Charlottetown credits three-pronged strategy for reducing water use

Charlottetown city skyline
Charlottetown officials say their water metering program is almost the equivalent of bringing in another wellfield to expand water capacity, and combined with new summer watering restrictions, has more than flattened the water demand curve, reducing consumption by 13% through all water conservation measures. Photo credit: dbvirago,

Charlottetown’s water and sewer utility manager says a combination of public education, low-flow fixtures and water metering led to a drop in water consumption that began around 2012, in spite of a growing population for the Prince Edward Island capital.  

When Richard MacEwan joined city staff in late 2011, there was concern that the water supply was inadequate for the population of some 36,000, and that a new wellfield would be necessary to provide a cushion if there was to be growth beyond the 7.5% that occurred in the years to follow.  

MacEwan’s first summer with the city was the driest in a decade. The public began to take note of stream levels dropping — and even running dry — due to low precipitation. Water use restrictions kicked in during the fall, and bolstered the outreach efforts of watershed conservation groups. 

“There was a push to be conscientious,” says MacEwan.  

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water use
Graphic: Charlottetown 2022 Water Report, City of Charlottetown Water and Sewer Utility

As Charlottetown’s water consumption began to drop, other factors came into play that made conservation even easier. Charlottetown officials collaborated with the provincial government for the creation of low-flow water fixture regulations in 2014. New toilets, in particular, were suddenly using half as much water.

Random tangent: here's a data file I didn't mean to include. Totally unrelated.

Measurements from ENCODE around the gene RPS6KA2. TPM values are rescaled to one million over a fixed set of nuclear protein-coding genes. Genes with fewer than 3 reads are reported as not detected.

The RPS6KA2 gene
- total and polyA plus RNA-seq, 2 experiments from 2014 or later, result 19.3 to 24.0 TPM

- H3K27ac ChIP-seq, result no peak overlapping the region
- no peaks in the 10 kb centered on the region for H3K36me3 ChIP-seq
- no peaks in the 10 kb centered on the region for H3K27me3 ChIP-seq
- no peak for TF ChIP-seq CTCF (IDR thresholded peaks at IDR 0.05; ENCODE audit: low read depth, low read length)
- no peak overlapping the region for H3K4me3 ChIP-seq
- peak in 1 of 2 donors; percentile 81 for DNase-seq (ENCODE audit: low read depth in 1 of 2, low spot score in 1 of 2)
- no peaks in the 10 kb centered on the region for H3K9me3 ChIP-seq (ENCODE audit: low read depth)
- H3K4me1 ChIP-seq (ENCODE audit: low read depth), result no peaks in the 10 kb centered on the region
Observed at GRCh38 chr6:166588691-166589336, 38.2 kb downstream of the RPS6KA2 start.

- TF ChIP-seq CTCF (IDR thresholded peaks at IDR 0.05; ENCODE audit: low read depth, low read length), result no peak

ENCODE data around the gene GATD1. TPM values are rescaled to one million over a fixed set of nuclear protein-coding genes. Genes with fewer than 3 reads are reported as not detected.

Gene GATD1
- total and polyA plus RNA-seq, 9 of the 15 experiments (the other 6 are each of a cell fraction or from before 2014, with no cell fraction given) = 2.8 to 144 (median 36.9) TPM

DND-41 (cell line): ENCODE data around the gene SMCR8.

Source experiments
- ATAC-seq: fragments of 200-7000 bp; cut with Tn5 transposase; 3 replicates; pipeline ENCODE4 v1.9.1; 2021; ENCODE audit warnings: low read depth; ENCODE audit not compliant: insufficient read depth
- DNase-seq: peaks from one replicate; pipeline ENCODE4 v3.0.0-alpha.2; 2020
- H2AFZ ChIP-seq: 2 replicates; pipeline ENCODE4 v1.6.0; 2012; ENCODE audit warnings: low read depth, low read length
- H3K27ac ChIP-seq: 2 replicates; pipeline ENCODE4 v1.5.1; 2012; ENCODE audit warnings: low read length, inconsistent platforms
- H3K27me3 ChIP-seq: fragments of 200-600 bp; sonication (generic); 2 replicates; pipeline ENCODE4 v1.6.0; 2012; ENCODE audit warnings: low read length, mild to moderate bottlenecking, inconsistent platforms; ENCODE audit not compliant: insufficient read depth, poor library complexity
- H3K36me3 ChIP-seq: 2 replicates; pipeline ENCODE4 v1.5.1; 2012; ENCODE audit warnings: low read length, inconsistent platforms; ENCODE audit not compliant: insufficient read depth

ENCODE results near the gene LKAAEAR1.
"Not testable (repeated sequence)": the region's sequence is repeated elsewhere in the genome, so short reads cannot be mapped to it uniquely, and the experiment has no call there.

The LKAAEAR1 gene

One of the last pieces of the puzzle was when Charlottetown began rolling out a water meter program in 2015 under the banner of “Take Control”. Flat rates were now a thing of the past as residents seemed interested in taking control of their water bills, some of which dropped more than 20%. 

Charlottetown’s water and sewer utility manager, Richard MacEwan. Credit: ACWWA

By 2015, Charlottetown began to stabilize its annual water consumption at around 6 million m3, where it continues to hover heading into 2024. 

“I was always hesitant to say, ‘okay, we are actually going down’, because the next year it could jump back up on me, and then I’m in trouble,” says MacEwan. 

While consumption dropped, it certainly wasn’t due to the quality of Charlottetown’s drinking water. In late 2023, the municipality won “Best of the Best” in the Tap Water Taste Test Regional Competition at the Atlantic Canada Water and Wastewater Association’s Annual Conference. 

“It’s something I’ve had my eyes on for decades,” says MacEwan. “We’re very hopeful heading out to California,” he adds, referring to the 2024 American Water Works Associations’ ACE Conference in Anaheim, California, which has the next round of taste tests in the spring. 

Charlottetown’s water is extracted from 13 wells in three wellfields. In 2018, the utility completed the Miltonvale Wellfield. The utility has four water pumping stations that consist of 18 submersible pumps. Some of the water infrastructure that was installed in 1888 is still in existence. 

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